NCJW launches election education series


The National Council of Jewish Women – St. Louis Section kicked off a series of election-season educational discussions with a talk by Missouri State Sen. Jeff Smith.

The discussion took place on Wednesday, July 16, in front of a packed audience — the overflow crowd forced NCJW to move the discussion from their offices to a larger meeting room in the same building.

Smith told the audience that the most influential office in Missouri politics is not the Governor but the Speaker of the House.

Smith said he does agree that the Governor has great power, especially with the ability to command media attention, which can to help promote bills or issues or to influence the legislature.

“The Governor has that advantage in terms of being able to get press,” said Smith, although he noted that power was reduced for a lame-duck Governor.

“But I think the Speaker of the House is actually more important, because while the Governor can offer a budget and suggest an agenda, the Speaker of the House controls whether a bill ever moves at all,” he said.

“The Speaker has 13 different junctures where he or she can kill a bill,” said Smith.

NCJW is offering the Election Education Series, five monthly discussions on election-related topics. Rather than focus on particular issues or candidates, the discussions take a look at the nuts-and-bolts of politics and campaigns from a voter’s perspective. The discussions aim to be both lively and informative.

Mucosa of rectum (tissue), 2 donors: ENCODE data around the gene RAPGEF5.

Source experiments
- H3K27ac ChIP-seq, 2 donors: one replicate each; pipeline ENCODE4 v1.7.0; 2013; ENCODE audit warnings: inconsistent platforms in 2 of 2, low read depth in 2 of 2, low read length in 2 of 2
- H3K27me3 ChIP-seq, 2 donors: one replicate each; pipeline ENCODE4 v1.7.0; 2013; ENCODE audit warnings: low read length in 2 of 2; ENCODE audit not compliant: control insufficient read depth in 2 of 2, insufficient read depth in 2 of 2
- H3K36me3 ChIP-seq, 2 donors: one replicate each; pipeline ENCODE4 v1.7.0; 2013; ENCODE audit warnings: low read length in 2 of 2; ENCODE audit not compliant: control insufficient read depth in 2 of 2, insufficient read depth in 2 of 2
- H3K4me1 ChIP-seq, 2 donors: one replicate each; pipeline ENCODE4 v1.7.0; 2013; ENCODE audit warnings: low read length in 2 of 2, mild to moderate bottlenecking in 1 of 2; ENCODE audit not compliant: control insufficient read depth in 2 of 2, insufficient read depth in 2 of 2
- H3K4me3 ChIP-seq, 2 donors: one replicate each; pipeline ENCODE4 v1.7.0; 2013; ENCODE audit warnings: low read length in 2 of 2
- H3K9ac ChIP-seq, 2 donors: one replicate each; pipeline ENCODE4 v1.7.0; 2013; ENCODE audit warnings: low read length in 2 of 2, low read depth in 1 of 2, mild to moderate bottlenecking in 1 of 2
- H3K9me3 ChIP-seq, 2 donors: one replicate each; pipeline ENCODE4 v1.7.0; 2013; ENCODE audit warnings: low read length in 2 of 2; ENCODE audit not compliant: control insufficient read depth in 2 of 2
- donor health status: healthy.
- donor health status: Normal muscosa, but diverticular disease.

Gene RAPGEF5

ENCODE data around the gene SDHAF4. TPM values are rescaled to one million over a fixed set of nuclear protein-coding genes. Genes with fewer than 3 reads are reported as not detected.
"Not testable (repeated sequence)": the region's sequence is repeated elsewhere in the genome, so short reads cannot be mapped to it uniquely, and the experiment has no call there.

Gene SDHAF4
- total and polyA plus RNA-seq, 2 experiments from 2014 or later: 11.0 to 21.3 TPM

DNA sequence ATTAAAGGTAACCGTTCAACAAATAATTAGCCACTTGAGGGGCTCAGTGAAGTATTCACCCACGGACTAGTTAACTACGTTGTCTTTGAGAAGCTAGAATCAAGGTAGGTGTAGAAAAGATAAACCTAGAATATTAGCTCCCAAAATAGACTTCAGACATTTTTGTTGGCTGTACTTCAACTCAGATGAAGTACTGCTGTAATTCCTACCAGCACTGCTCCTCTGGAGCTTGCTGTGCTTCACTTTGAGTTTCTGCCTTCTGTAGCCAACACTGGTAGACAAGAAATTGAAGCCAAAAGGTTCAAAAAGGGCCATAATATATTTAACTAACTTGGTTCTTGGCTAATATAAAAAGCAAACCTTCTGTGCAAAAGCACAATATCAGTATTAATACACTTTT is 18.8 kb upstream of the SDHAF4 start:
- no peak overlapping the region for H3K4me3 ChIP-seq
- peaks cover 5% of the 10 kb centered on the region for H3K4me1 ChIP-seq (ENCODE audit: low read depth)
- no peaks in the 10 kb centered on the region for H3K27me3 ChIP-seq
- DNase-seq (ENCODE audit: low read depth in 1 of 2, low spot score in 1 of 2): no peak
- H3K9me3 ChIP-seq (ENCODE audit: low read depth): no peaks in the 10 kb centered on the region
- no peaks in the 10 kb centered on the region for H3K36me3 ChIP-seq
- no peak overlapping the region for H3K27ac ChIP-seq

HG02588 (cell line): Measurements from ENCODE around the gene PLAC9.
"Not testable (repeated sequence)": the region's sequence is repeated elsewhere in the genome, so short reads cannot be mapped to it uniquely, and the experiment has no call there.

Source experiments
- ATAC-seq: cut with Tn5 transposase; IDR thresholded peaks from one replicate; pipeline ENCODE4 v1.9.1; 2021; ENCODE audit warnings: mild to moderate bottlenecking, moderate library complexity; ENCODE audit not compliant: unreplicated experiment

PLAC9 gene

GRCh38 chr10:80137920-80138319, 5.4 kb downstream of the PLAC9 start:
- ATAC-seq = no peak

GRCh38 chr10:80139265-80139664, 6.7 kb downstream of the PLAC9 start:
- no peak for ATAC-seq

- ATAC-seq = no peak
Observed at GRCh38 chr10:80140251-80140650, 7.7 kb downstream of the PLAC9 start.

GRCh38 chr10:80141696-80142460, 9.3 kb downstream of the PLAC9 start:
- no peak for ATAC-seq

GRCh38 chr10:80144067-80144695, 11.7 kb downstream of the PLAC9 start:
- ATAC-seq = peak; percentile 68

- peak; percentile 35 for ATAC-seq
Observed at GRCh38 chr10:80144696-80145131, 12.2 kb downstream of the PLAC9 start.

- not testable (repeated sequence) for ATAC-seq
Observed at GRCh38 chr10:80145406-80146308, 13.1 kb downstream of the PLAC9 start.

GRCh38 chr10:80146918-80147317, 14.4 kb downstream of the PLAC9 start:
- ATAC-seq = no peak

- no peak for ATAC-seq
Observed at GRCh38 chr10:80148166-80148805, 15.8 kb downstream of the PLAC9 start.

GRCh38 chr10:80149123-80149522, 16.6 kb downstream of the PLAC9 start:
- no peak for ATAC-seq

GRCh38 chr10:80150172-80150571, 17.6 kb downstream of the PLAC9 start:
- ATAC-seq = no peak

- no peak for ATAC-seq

Sen. Smith’s talk, “Take Me To Your Leader,” presented an eye- opening inside view of how the Missouri legislature works. Sen. Smith used humor and a few real-world examples to describe the mechanics of political deal making, how bills come to the floor, how they can be blocked or promoted and the balances of power built into the Missouri system. His talk was informative, frank and even entertaining.

Sen. Smith was chosen to give the talk in part because he is not up for election this term, and so the discussion could be distanced from any current political races while still presenting a speaker currently serving in the Missouri legislature.

The next talk in the NCJW Election Education Series is “Party Time,” which takes place August 20. In this talk, Steve Sorkin talks about the Republican, Democratic, Libertarian, Green and Reform parties, and what each one stands for. He also discusses election nuts-and-bolts topics like the Electoral College, the voting process, caucuses and delegates. A NCJW board representative will also present a NCJW initiative to promote voting.

Other talks include “The Ball’s In Your Court,” a presentation on the courts and how elections influence them, presented by Judge Patricia Cohen on September 17, and “Under The Influence,” a talk on political ads and how the media influences voting, presented by Eric Mink of the St. Louis Post-Dispatch on October 15. The series wraps up with “Election 2008 Wrap Up,” post-election analysis by St. Louis Post-Dispatch political reporter Jo Mannies, on Nov. 19.

All discussions take place on Wednesdays at 12:30 p.m. at the NCJW offices, 8350 Delcrest (off Delmar at 170) in University City. The talks are free and open to all, but registration is requested. A box lunch of chef salad or turkey sandwich is available for $10 but must be ordered 24 hours in advance. Reservations can be made by calling NCJW at 314-993-5181 or at their Web site at